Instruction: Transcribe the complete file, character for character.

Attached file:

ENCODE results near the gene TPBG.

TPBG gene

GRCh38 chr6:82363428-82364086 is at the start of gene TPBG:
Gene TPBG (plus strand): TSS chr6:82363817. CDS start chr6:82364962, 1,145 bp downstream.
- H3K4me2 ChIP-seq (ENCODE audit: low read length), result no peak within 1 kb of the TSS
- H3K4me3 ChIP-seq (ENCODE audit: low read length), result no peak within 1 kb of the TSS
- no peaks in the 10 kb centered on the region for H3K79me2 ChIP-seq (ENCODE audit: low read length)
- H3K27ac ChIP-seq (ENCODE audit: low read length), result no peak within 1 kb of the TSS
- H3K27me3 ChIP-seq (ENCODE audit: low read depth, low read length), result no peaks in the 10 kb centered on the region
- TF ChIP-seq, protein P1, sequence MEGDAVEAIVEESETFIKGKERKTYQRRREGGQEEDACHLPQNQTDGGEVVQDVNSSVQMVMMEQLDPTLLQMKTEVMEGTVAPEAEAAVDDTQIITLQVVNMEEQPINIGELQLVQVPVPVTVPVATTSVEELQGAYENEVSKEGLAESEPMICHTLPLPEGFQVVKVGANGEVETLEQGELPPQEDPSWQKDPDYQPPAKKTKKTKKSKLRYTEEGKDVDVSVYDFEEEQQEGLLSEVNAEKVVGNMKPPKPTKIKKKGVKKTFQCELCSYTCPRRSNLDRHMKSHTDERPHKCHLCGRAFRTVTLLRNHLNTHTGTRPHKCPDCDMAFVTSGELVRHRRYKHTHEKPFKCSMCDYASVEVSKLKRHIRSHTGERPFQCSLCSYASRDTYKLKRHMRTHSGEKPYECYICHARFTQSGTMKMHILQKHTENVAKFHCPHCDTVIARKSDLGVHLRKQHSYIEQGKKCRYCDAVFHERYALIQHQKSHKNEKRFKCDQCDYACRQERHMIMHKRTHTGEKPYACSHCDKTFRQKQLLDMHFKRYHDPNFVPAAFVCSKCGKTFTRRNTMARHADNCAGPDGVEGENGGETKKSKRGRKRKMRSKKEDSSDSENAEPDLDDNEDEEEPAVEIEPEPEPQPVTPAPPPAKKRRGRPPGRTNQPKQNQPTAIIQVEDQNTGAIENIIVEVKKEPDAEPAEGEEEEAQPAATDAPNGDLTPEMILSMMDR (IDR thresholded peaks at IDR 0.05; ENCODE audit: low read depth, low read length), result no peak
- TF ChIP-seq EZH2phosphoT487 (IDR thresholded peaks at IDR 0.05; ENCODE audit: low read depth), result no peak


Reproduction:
ENCODE results near the gene TPBG.

TPBG gene

GRCh38 chr6:82363428-82364086 is at the start of gene TPBG:
Gene TPBG (plus strand): TSS chr6:82363817. CDS start chr6:82364962, 1,145 bp downstream.
- H3K4me2 ChIP-seq (ENCODE audit: low read length), result no peak within 1 kb of the TSS
- H3K4me3 ChIP-seq (ENCODE audit: low read length), result no peak within 1 kb of the TSS
- no peaks in the 10 kb centered on the region for H3K79me2 ChIP-seq (ENCODE audit: low read length)
- H3K27ac ChIP-seq (ENCODE audit: low read length), result no peak within 1 kb of the TSS
- H3K27me3 ChIP-seq (ENCODE audit: low read depth, low read length), result no peaks in the 10 kb centered on the region
- TF ChIP-seq, protein P1, sequence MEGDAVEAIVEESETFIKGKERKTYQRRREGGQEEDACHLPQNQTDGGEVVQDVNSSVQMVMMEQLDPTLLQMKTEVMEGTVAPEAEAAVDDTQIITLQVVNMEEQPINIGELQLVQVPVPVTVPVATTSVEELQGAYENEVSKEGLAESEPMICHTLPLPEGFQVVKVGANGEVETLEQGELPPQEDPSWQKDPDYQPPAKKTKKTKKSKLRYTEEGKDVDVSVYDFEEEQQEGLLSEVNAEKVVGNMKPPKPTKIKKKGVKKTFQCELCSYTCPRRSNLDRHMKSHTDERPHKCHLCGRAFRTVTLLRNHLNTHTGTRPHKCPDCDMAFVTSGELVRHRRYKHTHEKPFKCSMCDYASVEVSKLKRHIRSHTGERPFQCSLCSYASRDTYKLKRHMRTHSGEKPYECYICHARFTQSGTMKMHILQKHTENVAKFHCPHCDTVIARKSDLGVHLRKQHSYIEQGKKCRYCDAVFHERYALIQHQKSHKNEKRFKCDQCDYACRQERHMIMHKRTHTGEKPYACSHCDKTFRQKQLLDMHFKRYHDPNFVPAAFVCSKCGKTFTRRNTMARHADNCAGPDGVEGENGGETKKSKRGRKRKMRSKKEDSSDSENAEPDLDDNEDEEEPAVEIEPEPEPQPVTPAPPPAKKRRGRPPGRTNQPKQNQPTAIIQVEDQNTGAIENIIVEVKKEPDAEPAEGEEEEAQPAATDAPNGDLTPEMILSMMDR (IDR thresholded peaks at IDR 0.05; ENCODE audit: low read depth, low read length), result no peak
- TF ChIP-seq EZH2phosphoT487 (IDR thresholded peaks at IDR 0.05; ENCODE audit: low read depth), result no peak